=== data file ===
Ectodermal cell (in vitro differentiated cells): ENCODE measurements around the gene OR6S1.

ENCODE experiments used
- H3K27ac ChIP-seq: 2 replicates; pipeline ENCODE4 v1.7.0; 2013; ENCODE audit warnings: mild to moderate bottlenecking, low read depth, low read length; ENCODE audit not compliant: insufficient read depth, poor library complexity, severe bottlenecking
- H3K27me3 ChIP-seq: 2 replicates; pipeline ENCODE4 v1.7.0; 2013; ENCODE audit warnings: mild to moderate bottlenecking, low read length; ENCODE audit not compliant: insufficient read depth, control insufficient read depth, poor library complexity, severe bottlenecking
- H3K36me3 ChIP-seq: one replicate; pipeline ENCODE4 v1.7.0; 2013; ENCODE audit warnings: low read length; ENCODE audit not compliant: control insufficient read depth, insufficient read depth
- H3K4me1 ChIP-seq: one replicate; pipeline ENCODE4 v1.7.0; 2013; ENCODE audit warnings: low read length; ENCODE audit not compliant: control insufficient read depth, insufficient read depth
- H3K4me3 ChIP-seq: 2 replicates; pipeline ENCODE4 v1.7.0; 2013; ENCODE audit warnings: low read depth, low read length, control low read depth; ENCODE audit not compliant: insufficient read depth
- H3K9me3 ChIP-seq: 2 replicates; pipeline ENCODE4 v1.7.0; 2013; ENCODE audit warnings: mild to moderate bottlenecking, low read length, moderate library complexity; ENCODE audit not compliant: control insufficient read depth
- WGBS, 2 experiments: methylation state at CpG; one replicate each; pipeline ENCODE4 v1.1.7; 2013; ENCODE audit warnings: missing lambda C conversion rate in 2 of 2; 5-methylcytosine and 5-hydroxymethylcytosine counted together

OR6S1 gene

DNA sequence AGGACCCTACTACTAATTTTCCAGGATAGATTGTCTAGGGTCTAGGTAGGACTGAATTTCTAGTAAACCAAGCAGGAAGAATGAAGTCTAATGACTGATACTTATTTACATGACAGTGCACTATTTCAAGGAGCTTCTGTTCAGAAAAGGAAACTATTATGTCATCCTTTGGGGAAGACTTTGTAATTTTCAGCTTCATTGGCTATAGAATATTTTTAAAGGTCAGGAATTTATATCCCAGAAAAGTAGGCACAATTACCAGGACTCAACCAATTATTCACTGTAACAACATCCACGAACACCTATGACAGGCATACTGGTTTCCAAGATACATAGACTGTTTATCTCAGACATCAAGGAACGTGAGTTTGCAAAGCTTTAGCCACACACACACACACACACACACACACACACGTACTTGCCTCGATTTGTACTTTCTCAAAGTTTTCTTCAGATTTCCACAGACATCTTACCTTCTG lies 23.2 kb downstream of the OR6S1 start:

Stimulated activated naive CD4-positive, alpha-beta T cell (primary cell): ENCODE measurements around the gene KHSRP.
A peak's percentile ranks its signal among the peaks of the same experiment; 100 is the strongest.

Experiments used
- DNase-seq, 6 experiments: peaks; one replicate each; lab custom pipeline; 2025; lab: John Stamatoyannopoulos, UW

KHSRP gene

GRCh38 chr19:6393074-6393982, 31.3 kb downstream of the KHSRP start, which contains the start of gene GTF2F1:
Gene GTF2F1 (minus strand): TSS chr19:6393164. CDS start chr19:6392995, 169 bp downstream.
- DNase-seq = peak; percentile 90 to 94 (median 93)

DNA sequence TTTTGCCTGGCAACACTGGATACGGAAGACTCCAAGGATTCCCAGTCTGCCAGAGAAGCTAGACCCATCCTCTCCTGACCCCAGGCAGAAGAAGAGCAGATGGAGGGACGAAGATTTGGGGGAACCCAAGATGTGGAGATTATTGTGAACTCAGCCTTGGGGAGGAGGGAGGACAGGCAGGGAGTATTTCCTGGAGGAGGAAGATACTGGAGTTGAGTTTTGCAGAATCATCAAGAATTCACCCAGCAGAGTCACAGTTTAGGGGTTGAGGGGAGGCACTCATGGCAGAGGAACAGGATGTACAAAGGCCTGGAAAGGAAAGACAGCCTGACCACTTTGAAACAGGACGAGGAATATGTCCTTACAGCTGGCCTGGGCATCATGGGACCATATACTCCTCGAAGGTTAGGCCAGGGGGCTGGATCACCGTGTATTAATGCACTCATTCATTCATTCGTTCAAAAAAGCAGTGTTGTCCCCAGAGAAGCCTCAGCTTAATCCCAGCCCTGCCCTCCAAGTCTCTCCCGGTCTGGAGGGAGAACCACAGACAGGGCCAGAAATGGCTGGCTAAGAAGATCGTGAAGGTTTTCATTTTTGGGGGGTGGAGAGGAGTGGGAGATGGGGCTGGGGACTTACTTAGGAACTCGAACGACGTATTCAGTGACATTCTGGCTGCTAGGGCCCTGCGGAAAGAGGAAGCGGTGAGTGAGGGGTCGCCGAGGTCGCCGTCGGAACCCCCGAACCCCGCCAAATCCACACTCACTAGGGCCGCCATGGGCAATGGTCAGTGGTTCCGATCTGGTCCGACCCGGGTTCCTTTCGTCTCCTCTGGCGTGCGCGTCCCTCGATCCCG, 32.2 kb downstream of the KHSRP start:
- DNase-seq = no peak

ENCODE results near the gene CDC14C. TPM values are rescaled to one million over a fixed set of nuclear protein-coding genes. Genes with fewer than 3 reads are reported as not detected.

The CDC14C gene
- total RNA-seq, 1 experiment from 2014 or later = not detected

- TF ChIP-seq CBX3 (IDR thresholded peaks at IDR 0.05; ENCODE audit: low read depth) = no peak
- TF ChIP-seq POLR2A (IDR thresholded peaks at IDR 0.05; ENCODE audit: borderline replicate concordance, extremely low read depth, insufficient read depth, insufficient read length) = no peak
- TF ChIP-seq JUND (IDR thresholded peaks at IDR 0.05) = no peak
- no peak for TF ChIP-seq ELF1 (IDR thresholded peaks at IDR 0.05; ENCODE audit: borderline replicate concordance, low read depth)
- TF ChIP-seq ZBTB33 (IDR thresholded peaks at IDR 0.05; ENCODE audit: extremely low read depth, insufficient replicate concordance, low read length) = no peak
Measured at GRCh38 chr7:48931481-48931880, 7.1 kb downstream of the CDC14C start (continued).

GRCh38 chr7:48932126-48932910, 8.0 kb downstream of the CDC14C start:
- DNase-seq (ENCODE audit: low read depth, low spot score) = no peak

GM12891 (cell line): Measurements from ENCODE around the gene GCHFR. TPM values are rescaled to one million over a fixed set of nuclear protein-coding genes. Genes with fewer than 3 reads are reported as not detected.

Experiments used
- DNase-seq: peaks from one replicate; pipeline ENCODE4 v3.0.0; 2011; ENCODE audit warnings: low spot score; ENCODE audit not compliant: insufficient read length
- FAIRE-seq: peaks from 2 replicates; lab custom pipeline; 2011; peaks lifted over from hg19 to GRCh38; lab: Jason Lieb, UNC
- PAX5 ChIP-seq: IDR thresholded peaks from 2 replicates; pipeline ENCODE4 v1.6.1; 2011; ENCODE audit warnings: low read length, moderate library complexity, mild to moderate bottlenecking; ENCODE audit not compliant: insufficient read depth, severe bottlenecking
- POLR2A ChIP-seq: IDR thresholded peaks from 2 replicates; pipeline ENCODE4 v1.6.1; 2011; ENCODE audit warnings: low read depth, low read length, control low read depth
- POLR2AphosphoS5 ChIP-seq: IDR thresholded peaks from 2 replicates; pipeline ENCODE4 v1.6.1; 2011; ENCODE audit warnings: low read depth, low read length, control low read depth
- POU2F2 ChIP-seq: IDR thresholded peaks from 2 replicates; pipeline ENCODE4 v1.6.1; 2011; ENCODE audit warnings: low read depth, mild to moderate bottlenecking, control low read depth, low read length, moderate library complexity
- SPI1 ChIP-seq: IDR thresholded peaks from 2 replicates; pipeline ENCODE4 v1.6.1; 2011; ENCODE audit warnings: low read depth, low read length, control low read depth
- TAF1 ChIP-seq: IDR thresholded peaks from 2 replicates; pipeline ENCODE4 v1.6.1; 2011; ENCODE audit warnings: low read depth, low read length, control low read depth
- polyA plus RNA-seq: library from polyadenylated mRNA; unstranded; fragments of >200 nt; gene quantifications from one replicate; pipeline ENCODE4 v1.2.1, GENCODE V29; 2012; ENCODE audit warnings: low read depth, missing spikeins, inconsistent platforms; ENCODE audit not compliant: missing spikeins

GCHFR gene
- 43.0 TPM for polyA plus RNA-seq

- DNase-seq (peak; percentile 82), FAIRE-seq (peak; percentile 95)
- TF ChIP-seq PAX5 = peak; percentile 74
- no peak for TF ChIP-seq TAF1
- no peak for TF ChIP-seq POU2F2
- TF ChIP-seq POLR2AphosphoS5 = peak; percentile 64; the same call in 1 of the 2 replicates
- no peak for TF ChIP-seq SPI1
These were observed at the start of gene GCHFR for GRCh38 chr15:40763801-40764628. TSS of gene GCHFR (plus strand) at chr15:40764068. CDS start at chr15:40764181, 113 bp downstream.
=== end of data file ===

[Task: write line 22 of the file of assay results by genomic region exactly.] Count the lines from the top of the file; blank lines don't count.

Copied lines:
ENCODE results near the gene CDC14C. TPM values are rescaled to one million over a fixed set of nuclear protein-coding genes. Genes with fewer than 3 reads are reported as not detected.